This paper describes and reflects on a qualitative research project undertaken on behalf of the Families Commission. It sought to explore the access to, and experiences of, formal and informal early childhood care and education of a range of migrant and former refugee families. This paper briefly outlines the rationale and research approach taken, including the integration of a technique called participatory diagramming into focus groups. It reflects on the lessons learnt from this approach and generates implications for future policy and practice that may be helpful to others carrying out research with these kinds of parents and families.
RATIONALE AND APPROACH
The research was carried out with migrant and former refugee families that face relatively more challenges than other new migrants settling into New Zealand. The decision to work with these groups was made after consultation with agencies and academics working in the area of ECE, including the Ministries of Education and Women's Affairs and the New Zealand Council for Educational Research, in late 2007. The selection took particular account of:
* the Ministry of Education's 10-year strategic plan for ECE (2002-2012), which identifies communities in which current participation is low, and the information that will be collected as part of the longitudinal evaluation of the plan
* major projects on participation and access for Maori, Pacific and rural families that are either planned or underway within the Ministry of Education
* earlier work by the Families Commission, including Focus on Families (Stevens et al. 2005), What makes Your Family Tick? (Seth-Purdie et al. 2006) and Migrant Families Now and in the Future (Families Commission n.d.).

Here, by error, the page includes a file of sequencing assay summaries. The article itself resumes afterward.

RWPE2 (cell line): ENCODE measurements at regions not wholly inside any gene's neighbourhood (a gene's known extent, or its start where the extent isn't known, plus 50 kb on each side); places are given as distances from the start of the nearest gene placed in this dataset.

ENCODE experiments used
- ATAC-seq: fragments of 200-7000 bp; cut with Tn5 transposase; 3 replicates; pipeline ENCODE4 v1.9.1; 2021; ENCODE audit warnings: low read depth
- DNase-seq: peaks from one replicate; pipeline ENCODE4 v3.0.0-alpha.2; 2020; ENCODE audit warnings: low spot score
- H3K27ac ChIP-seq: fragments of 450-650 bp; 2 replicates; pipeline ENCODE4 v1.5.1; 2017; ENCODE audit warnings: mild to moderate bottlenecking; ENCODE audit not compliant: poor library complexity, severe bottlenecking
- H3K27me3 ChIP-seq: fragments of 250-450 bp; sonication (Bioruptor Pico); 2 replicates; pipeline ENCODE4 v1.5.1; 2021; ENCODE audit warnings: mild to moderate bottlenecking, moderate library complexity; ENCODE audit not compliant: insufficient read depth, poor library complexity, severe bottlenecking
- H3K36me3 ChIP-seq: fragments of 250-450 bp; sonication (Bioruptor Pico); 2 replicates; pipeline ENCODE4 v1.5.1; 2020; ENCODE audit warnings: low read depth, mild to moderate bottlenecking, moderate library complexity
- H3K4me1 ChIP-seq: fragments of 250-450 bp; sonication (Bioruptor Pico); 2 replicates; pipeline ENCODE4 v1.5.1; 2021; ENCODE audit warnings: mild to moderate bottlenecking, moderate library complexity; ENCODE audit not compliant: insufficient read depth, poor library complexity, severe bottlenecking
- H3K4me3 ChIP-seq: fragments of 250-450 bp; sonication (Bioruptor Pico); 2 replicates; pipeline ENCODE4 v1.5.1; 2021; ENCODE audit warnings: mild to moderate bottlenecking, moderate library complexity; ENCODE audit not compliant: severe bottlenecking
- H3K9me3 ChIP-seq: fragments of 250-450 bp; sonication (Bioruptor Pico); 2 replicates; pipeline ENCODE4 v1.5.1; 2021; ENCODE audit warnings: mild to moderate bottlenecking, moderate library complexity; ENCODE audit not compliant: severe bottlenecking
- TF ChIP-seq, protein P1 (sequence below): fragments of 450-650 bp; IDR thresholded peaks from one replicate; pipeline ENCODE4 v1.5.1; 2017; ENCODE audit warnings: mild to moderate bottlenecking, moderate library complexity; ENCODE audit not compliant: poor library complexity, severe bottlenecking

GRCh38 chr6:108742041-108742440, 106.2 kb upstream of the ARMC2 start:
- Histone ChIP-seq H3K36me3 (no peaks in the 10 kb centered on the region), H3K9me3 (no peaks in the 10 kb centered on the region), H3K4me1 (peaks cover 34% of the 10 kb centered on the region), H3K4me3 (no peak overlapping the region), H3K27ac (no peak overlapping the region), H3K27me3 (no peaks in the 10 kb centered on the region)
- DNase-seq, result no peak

The mandate of the Families Commission to "advocate for the interests of families" (section 7 Families Commission Act 2003) and to "have regard to the needs, values and beliefs ... of other ethnic and cultural groups in New Zealand" (section 11[c] Families Commission Act 2003) supported the need for research that focuses on the perspectives of families themselves rather than the perspectives of funding agencies or service providers.
In 2006/07 the Families Commission consulted migrant and former refugee families about their needs. This consultation highlighted the importance of exploring options for ECE to respond to the distinctive requirements of these families, particularly the:
* cultural and integration needs of families, and the need for childcare to help parents to access English-language learning
* needs that arose for some migrant and former refugee families from the lack of informal support for child care because of limited family and friendship networks in New Zealand (Families Commission n.d.).
The Families Commission was particularly interested in filling gaps in both existing research evidence and planned research initiatives on the ECE needs of migrant and former refugee families as part of its Even Up programme of work aimed at ensuring families have real choices that enable them to balance work and family commitments.
The small-scale qualitative study discussed here provided an exploration of some migrant and former refugee families' preferences and priorities for formal and informal ECE. It adopted a post-positivist approach that recognised the embeddedness of all knowledge within the social relationships and contexts that produce it (Bondi et al. 2002), and did not seek to be statistically representative or produce generalisations. Rather, to meet the research aims, it sought to identify information-rich cases of groups that were as diverse as possible (Krueger and Casey 2000) via a purposeful sampling approach (Patton 2002).
Six groups around the country were identified. These groups involved parents with very different migration histories and settlement experiences in New Zealand, and varied socioeconomic backgrounds, ECE needs and priorities. (1) A focus group with academic experts and practitioners in ECE with expertise on the needs of migrant and former refugee communities was also held in Wellington. This was scheduled to occur part-way through the analysis of focus group discussions to enable deeper probing of issues raised by parents. Groups were also chosen to represent four main areas of migrant and former refugee settlement in New Zealand (Auckland, Hamilton, Wellington and Christchurch), and two prominent...